Small Quilt Craze
All right, so maybe it’s not a craze. I have no idea how many people are actually doing it. The ATC phenomenon seems to have reached epic proportions, and the Inchies have now hit the scene. So far, I’ve had little desire to do either, but one never knows in what form the muse will inspire next; which brings me to the work of Jane Davila, a fiber and mixed media artist, and her partner Elin Waterston. They have a new book out called Art Quilt Workbook, which Amazon describes as follows
“Part quiltmaking workbook, part business guide, Art Quilt Workbook shows how to take quilting in a creative new direction through art–then sell the quilts at craft fairs and other venues.”
“A creative new direction through art” could mean just about anything, but when you behold Jane and Elin’s work, they both manage to do a superb job in a very small format. I decided to attempt some small quilts: around the 8.5 x 11 inch size. That’s the real estate of one sheet of computer paper.
When I was taking University classes, I loved writing papers. It was always a joy for me: the research, the finding or filling out of a thesis, the fine tuning of what I had learned and the challenge to express it in an interesting and compelling way (And yes, I confess, I did suffer some mockery for my exuberance, in general, and this penchant, specifically). However, when I was working on my MLIS (Masters of Library and Information Science–now THERE’S a mouthful) we were, ironically I thought, asked to write a ream of papers that could be no longer than 2 pages ( a mere 600 words)! This proved to be much more difficult than producing , say, 40 pages. I typically excavated a fair amount of material from the library stacks, and enjoyed including ALL of it. (Yes, I do know what “succint” means. Sometimes quantity can be quality.)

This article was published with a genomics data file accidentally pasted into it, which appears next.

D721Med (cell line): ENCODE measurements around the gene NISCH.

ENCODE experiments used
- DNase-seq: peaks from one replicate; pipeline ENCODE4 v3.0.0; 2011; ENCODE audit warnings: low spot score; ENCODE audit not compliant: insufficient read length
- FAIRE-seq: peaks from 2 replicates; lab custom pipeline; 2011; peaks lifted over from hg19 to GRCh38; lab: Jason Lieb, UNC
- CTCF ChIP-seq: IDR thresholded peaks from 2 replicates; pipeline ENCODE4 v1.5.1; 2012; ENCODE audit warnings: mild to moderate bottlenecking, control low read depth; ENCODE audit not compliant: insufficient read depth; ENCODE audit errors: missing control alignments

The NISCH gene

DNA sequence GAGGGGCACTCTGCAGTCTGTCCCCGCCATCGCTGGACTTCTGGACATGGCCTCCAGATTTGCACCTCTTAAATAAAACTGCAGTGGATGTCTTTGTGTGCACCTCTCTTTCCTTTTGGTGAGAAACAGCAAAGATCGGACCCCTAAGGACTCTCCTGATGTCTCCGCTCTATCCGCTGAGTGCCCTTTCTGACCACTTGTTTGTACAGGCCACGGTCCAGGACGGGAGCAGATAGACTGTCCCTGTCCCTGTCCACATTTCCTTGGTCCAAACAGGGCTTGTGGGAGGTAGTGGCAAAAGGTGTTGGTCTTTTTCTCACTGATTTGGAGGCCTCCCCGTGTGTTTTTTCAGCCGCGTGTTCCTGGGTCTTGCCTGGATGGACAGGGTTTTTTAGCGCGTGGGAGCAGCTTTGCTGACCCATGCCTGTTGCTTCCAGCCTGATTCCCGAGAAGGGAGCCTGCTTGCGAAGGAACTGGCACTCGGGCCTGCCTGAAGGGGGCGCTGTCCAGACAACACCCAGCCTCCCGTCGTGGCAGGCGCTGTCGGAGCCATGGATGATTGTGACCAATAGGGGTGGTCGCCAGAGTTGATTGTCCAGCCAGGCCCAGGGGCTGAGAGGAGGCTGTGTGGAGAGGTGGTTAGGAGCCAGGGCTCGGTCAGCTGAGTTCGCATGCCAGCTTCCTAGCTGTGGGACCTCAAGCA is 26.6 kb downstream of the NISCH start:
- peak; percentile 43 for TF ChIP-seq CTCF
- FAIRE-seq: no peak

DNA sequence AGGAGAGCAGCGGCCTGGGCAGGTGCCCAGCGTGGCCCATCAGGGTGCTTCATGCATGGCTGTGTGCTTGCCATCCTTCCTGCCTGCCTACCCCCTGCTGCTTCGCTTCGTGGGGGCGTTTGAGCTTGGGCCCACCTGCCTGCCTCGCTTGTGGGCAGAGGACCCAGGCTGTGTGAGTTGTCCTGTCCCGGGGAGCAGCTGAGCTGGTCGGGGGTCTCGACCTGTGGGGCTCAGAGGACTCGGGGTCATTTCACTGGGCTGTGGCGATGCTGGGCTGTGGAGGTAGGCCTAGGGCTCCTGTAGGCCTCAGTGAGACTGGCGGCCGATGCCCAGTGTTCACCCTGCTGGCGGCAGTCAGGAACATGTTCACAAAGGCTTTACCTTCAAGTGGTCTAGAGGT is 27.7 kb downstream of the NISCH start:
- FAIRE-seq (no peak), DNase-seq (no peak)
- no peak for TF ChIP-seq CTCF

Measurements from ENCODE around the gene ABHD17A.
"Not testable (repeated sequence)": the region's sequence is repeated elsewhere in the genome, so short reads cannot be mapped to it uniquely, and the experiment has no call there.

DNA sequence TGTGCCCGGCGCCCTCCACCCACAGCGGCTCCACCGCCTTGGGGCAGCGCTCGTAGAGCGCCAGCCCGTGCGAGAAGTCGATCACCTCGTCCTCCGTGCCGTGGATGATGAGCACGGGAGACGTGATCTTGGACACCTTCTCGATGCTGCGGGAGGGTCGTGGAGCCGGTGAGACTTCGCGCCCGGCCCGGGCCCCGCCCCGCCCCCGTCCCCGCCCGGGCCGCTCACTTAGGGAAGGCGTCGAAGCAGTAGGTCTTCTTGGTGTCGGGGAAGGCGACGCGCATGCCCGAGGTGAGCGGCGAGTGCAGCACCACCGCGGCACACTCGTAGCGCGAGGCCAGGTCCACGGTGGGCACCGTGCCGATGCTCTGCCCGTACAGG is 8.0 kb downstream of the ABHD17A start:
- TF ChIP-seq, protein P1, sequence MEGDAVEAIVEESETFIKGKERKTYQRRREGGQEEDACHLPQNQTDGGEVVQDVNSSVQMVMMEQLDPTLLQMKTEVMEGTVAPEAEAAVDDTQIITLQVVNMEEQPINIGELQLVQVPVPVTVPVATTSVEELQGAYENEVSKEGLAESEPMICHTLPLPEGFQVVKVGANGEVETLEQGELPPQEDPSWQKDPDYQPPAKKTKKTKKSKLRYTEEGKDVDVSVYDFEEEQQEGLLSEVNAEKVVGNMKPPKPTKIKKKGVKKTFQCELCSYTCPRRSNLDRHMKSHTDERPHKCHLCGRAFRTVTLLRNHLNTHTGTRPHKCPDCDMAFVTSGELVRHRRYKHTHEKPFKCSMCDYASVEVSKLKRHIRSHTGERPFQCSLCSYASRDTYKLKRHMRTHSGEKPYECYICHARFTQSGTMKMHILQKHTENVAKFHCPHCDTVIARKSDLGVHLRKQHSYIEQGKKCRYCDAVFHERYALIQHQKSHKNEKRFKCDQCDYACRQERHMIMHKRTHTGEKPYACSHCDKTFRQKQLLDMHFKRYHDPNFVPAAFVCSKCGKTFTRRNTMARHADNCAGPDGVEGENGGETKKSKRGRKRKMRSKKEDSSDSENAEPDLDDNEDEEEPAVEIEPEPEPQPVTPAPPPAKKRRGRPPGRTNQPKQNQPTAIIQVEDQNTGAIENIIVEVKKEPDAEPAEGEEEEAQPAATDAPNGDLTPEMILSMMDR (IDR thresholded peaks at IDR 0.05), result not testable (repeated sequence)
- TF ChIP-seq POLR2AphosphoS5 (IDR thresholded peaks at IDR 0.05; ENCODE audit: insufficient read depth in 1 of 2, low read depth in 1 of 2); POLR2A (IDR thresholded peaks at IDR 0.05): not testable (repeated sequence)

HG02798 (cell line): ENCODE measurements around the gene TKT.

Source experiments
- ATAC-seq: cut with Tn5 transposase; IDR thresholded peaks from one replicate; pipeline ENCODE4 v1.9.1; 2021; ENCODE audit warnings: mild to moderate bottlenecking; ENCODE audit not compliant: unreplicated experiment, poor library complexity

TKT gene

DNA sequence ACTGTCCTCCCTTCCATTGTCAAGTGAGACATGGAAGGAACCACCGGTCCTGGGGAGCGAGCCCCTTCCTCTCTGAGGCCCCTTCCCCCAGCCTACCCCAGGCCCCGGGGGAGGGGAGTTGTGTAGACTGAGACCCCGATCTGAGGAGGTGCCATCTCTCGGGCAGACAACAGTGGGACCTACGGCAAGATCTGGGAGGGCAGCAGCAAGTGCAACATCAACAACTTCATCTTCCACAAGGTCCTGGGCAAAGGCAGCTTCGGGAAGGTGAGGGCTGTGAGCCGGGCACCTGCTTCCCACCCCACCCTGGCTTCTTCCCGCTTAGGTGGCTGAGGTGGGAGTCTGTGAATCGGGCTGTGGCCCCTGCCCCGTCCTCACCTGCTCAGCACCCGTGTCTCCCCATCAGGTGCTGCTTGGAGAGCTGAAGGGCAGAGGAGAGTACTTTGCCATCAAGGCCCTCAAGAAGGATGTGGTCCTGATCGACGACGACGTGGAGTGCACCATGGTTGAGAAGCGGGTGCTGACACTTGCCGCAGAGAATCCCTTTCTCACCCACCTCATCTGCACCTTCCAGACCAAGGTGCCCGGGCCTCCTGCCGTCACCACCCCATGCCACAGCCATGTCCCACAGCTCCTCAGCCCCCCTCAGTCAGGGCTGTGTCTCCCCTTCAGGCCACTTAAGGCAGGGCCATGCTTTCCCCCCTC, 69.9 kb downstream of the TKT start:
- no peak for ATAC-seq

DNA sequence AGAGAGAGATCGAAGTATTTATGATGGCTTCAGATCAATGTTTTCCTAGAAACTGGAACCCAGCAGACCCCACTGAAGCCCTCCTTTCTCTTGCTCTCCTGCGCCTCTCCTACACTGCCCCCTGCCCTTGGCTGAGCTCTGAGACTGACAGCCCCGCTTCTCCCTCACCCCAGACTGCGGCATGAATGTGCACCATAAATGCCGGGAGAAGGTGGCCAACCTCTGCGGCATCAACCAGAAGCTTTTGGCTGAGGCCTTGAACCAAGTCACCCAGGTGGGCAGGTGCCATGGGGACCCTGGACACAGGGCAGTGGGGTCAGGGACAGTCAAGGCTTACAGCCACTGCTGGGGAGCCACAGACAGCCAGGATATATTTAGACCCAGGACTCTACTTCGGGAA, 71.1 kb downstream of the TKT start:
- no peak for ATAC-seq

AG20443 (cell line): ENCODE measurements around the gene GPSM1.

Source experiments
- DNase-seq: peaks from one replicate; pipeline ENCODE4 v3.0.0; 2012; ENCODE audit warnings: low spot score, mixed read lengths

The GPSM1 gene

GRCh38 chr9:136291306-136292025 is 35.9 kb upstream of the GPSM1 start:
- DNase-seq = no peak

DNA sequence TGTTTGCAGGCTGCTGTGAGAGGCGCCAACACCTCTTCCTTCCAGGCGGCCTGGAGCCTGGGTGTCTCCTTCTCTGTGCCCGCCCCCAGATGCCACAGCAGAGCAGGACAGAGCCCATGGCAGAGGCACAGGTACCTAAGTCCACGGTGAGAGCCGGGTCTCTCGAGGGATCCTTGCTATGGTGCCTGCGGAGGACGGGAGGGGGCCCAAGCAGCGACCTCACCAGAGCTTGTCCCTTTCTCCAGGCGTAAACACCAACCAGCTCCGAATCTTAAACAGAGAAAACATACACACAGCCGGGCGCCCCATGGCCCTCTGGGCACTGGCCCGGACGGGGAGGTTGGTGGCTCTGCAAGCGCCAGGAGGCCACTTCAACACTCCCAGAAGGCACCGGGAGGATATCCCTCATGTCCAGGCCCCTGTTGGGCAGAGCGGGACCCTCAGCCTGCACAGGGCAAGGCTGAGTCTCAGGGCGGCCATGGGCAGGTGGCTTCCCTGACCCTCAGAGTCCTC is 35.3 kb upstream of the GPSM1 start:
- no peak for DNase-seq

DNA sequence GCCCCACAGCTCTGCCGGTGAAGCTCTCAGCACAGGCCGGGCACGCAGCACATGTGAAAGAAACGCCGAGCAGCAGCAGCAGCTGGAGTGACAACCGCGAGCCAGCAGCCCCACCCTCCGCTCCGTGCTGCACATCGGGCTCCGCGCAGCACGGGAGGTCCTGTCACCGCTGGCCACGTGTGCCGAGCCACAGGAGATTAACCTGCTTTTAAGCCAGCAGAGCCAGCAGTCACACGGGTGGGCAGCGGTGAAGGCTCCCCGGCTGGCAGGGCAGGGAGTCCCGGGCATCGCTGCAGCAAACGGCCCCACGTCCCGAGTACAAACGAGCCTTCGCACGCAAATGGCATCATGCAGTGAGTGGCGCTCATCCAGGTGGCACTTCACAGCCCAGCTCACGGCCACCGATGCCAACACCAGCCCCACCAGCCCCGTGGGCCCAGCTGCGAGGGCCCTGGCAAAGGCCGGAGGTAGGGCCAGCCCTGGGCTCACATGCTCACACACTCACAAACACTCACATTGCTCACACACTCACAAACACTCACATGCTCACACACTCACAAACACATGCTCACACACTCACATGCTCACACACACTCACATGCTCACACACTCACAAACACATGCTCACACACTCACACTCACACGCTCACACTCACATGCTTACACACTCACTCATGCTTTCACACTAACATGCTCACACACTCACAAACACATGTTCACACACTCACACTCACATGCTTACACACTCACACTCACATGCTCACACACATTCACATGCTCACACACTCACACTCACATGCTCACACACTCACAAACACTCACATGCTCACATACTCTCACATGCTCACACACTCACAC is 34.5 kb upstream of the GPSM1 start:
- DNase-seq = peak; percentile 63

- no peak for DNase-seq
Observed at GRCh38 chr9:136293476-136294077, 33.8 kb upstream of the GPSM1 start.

That aside was my attempt to explain my trepidation about small quilts, which is, in some ways, hilarious, because my art work is seldom anywhere near a bed quilt size. But this art business is all about extending one’s toes beyond the usual stomping territory. So here goes . . . with hopes for a pirouette or two.
One more thing: I am reading Foolsgold, by Susan G. Wooldridge. Her intro, right off the bat, delivers a zing that makes every cell sing: “Don’t ask yourself what the world needs. Ask yourself what makes you come alive, and then go do it. Because what the world needs is people who have come alive.” –Harold Thurman Whitman.
(WIKIPEDIA: For some unexplained reason, the [above] quote is widely and incorrectly attributed on the Internet to Harold Thurman Whitman. The actual author of this quote is Dr. Howard Thurman. Harold Thurman Whitman is purely fictional.)